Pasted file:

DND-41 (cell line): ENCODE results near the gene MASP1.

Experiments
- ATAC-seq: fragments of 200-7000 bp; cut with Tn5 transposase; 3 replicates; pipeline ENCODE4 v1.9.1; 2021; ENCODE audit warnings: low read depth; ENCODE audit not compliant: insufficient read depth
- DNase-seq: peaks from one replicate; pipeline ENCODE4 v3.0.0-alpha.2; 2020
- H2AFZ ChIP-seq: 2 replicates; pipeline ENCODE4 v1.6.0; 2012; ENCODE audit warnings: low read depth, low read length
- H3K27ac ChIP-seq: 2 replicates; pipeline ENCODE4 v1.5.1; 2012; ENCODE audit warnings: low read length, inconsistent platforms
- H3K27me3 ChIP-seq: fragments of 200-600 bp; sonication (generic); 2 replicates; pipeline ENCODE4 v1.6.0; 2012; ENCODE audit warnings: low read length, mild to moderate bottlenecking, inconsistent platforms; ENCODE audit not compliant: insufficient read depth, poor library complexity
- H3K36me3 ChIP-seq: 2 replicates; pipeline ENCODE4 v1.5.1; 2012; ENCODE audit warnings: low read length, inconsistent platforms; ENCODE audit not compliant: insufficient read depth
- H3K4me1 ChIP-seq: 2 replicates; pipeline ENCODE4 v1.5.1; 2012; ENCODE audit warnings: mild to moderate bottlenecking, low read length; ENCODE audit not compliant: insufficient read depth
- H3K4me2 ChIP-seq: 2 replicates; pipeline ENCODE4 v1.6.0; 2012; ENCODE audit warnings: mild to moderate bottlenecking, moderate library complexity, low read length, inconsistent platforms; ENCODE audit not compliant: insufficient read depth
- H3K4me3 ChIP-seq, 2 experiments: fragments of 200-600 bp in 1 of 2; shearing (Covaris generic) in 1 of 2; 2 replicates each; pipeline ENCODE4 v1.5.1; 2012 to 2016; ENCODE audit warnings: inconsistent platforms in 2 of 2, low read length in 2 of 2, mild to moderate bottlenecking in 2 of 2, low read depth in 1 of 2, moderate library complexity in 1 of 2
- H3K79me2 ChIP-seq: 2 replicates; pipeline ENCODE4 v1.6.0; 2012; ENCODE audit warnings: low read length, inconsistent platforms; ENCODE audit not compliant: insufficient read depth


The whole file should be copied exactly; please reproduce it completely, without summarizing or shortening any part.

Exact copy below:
DND-41 (cell line): ENCODE results near the gene MASP1.

Experiments
- ATAC-seq: fragments of 200-7000 bp; cut with Tn5 transposase; 3 replicates; pipeline ENCODE4 v1.9.1; 2021; ENCODE audit warnings: low read depth; ENCODE audit not compliant: insufficient read depth
- DNase-seq: peaks from one replicate; pipeline ENCODE4 v3.0.0-alpha.2; 2020
- H2AFZ ChIP-seq: 2 replicates; pipeline ENCODE4 v1.6.0; 2012; ENCODE audit warnings: low read depth, low read length
- H3K27ac ChIP-seq: 2 replicates; pipeline ENCODE4 v1.5.1; 2012; ENCODE audit warnings: low read length, inconsistent platforms
- H3K27me3 ChIP-seq: fragments of 200-600 bp; sonication (generic); 2 replicates; pipeline ENCODE4 v1.6.0; 2012; ENCODE audit warnings: low read length, mild to moderate bottlenecking, inconsistent platforms; ENCODE audit not compliant: insufficient read depth, poor library complexity
- H3K36me3 ChIP-seq: 2 replicates; pipeline ENCODE4 v1.5.1; 2012; ENCODE audit warnings: low read length, inconsistent platforms; ENCODE audit not compliant: insufficient read depth
- H3K4me1 ChIP-seq: 2 replicates; pipeline ENCODE4 v1.5.1; 2012; ENCODE audit warnings: mild to moderate bottlenecking, low read length; ENCODE audit not compliant: insufficient read depth
- H3K4me2 ChIP-seq: 2 replicates; pipeline ENCODE4 v1.6.0; 2012; ENCODE audit warnings: mild to moderate bottlenecking, moderate library complexity, low read length, inconsistent platforms; ENCODE audit not compliant: insufficient read depth
- H3K4me3 ChIP-seq, 2 experiments: fragments of 200-600 bp in 1 of 2; shearing (Covaris generic) in 1 of 2; 2 replicates each; pipeline ENCODE4 v1.5.1; 2012 to 2016; ENCODE audit warnings: inconsistent platforms in 2 of 2, low read length in 2 of 2, mild to moderate bottlenecking in 2 of 2, low read depth in 1 of 2, moderate library complexity in 1 of 2
- H3K79me2 ChIP-seq: 2 replicates; pipeline ENCODE4 v1.6.0; 2012; ENCODE audit warnings: low read length, inconsistent platforms; ENCODE audit not compliant: insufficient read depth